Alcoholic Liver Disease from the Clinical Point of View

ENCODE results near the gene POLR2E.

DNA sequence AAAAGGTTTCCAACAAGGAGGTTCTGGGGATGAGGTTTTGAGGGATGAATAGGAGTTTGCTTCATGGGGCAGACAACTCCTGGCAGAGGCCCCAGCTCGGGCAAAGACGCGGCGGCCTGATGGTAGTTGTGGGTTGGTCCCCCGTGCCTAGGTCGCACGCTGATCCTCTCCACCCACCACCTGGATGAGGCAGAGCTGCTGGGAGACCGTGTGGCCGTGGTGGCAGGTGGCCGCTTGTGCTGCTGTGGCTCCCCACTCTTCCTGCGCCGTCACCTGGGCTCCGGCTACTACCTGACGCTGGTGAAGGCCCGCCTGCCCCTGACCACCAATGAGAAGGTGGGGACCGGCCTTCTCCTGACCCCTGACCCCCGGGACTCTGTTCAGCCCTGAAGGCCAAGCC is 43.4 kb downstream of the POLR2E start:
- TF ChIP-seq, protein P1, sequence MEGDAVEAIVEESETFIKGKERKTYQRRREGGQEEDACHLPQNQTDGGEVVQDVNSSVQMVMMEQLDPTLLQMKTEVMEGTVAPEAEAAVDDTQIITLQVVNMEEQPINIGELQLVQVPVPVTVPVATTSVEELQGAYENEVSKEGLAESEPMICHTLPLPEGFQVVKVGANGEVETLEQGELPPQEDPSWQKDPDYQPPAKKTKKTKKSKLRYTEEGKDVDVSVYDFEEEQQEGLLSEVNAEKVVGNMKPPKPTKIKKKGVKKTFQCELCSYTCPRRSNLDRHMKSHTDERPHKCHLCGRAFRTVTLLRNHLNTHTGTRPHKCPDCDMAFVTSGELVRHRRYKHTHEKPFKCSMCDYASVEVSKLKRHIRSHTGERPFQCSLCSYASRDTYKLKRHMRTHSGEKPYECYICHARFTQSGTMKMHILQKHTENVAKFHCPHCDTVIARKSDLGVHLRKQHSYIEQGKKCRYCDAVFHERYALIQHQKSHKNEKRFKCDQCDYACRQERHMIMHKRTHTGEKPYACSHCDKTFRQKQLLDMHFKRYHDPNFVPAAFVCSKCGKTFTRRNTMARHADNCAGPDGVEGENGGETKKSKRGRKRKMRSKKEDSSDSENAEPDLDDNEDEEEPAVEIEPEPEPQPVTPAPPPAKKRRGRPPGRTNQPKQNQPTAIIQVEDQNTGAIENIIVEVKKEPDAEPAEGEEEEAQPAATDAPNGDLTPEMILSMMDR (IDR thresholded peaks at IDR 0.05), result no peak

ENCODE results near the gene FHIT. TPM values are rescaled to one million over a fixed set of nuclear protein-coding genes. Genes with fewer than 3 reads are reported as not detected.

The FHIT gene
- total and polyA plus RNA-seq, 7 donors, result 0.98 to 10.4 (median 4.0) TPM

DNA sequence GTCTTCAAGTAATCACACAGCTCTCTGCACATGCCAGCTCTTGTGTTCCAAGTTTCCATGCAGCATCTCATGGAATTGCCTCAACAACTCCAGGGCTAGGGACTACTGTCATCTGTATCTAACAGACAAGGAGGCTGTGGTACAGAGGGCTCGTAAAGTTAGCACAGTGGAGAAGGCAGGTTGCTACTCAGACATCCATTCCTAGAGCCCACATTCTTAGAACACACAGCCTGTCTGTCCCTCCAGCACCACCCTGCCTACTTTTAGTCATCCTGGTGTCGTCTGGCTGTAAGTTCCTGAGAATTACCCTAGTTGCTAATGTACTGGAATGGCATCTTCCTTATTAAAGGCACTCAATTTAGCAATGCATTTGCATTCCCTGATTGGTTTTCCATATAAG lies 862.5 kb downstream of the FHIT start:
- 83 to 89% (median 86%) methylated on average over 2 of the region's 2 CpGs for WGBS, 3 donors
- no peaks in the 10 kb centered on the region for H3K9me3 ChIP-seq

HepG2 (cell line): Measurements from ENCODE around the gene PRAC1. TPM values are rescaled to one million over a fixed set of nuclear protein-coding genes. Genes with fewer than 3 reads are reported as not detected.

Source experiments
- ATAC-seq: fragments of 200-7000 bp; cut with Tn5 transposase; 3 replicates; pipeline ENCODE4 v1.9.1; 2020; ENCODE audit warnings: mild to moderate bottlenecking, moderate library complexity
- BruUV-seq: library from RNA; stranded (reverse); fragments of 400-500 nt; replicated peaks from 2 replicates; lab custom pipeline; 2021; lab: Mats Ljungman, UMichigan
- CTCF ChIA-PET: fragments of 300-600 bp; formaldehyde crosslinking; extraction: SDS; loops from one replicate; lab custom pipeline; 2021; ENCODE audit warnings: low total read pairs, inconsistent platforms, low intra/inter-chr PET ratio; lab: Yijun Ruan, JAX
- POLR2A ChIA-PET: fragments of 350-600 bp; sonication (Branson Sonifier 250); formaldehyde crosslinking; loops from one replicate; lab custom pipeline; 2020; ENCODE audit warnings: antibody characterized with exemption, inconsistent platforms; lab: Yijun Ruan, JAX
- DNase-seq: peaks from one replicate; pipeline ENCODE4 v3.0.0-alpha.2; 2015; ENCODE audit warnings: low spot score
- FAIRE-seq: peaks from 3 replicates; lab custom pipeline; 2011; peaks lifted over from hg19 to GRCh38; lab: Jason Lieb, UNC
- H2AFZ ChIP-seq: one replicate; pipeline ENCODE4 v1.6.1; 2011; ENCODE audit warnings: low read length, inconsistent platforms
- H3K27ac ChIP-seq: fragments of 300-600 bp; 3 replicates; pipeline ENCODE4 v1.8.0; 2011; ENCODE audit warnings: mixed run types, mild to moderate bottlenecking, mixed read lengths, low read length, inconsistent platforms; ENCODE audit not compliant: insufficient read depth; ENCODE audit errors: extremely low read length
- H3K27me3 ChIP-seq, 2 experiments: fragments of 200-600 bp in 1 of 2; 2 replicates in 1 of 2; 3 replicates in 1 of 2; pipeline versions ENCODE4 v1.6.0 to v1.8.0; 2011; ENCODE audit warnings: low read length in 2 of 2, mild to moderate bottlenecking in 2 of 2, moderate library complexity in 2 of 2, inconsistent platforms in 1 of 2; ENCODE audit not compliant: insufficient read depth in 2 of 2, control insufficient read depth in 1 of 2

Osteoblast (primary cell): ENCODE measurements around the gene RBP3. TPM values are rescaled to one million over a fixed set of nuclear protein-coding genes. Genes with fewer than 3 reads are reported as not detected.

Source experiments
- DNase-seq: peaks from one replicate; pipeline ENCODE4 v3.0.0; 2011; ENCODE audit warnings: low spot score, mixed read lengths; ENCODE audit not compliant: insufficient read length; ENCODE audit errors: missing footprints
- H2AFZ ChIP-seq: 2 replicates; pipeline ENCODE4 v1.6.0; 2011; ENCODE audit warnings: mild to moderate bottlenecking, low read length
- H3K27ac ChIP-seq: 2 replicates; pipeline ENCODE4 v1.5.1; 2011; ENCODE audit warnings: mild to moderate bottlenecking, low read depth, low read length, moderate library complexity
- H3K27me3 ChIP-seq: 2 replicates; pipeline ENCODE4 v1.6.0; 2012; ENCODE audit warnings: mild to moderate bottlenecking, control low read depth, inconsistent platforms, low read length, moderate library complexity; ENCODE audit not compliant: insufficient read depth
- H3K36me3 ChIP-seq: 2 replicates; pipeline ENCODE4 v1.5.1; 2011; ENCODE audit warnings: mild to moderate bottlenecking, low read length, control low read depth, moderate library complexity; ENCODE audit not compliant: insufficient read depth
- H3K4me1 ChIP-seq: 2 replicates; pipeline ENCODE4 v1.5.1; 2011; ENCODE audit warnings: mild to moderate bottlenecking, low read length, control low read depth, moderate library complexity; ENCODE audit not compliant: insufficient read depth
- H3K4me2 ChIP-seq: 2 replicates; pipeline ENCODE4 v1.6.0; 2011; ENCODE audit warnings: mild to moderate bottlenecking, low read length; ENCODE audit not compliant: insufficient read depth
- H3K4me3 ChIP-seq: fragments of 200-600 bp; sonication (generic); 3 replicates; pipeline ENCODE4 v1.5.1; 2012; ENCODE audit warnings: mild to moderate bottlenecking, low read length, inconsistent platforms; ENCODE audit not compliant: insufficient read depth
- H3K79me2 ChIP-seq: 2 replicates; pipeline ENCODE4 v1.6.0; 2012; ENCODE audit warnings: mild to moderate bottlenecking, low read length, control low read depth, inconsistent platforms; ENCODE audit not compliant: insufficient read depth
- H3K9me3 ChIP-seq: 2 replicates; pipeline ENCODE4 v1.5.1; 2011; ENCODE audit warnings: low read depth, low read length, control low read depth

Liver disease is responsible for more than 55% of deaths resulting from alcohol abuse, while the prevalence of alcoholic liver disease (ALD) is closely correlated with per capita alcohol consumption. ALD represents a wide range of histological changes ranging from simple steatosis to heavier forms of liver injury including alcoholic hepatitis, cirrhosis and/or concurrent development of hepatocellular carcinoma. These alterations of the hepatic parenchyma do not necessarily reflect distinct stages of liver disease progression, but rather a continuum relating to histological changes that may be observed simultaneously in the same patient. The fact that only 35% of patients with heavy alcohol abuse develop advanced stages of liver disease, suggests that in the pathogenesis of ALD a number of other factors are involved that include gender, obesity, drinking patterns, dietary factors, non-sex-linked genetic factors and smoking. Also, long-term drinking can affect synergistically with hepatitis B or C and/or the human immunodeficiency virus, the non-alcoholic fatty liver disease and hepatic disorders such as hemochromatosis. The diagnosis of ALD is based on a combination of findings, including the history of significant alcohol consumption, the clinical evidence of the concomitant liver injury supported by the resultant histological, imaging and laboratory findings. A beneficial effect of alcoholic hepatitis treatment with corticosteroids is observed in patients with encephalopathy or with poor prognosis based on the various grading and prognostic systems of gravity, while the harmful effect is prominent in patients with milder disease, as they manifest an increased risk of infections compared with those not receiving corticosteroids. In patients with alcoholic hepatitis that cannot take corticosteroids for various reasons and in those with the onset of functional renal failure (“hepatorenal syndrome”), use of pentoxifylline is recommended.
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